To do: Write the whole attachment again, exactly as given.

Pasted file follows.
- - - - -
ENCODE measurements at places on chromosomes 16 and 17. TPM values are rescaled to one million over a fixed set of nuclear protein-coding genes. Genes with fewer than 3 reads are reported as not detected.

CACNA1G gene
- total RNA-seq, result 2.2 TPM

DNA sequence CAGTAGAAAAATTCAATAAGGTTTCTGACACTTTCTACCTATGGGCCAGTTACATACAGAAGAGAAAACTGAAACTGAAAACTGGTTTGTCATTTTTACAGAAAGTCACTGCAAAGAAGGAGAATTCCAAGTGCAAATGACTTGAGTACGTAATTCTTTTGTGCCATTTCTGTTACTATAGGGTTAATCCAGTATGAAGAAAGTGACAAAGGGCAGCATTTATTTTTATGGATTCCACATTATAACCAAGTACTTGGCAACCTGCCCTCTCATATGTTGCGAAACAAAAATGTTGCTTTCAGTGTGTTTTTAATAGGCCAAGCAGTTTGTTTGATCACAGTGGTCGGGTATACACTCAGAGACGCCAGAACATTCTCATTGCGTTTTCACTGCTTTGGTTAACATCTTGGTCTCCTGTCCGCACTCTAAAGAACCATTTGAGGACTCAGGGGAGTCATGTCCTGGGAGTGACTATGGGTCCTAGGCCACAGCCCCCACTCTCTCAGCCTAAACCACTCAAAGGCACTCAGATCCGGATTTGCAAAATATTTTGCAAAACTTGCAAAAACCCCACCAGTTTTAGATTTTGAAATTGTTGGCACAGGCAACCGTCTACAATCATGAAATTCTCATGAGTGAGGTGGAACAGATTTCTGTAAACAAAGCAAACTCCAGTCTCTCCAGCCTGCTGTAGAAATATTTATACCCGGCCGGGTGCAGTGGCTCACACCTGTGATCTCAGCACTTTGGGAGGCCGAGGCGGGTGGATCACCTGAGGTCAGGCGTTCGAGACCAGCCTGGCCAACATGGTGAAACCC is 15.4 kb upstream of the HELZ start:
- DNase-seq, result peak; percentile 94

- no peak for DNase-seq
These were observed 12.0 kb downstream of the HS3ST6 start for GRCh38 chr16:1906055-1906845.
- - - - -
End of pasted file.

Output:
ENCODE measurements at places on chromosomes 16 and 17. TPM values are rescaled to one million over a fixed set of nuclear protein-coding genes. Genes with fewer than 3 reads are reported as not detected.

CACNA1G gene
- total RNA-seq, result 2.2 TPM

DNA sequence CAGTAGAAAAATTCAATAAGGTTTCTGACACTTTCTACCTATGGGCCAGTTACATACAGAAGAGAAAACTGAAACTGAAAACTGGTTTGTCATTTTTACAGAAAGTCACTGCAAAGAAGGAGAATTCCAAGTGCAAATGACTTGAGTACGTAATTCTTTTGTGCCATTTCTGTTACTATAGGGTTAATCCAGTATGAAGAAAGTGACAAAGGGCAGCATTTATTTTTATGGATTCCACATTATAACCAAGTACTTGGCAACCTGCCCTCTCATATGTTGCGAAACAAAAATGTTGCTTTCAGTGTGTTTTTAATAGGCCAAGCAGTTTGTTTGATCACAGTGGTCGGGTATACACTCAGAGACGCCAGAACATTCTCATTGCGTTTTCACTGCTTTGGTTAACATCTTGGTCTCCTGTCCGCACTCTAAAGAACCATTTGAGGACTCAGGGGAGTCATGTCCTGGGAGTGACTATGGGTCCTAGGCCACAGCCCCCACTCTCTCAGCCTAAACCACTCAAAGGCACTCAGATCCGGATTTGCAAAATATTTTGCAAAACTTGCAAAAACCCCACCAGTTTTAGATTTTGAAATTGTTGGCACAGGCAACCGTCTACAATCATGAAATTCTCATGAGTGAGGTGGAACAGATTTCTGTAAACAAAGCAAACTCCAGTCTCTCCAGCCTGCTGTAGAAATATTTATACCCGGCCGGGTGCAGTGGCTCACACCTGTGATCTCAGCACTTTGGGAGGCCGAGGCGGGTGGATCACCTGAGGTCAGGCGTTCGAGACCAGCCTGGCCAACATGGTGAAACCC is 15.4 kb upstream of the HELZ start:
- DNase-seq, result peak; percentile 94

- no peak for DNase-seq
These were observed 12.0 kb downstream of the HS3ST6 start for GRCh38 chr16:1906055-1906845.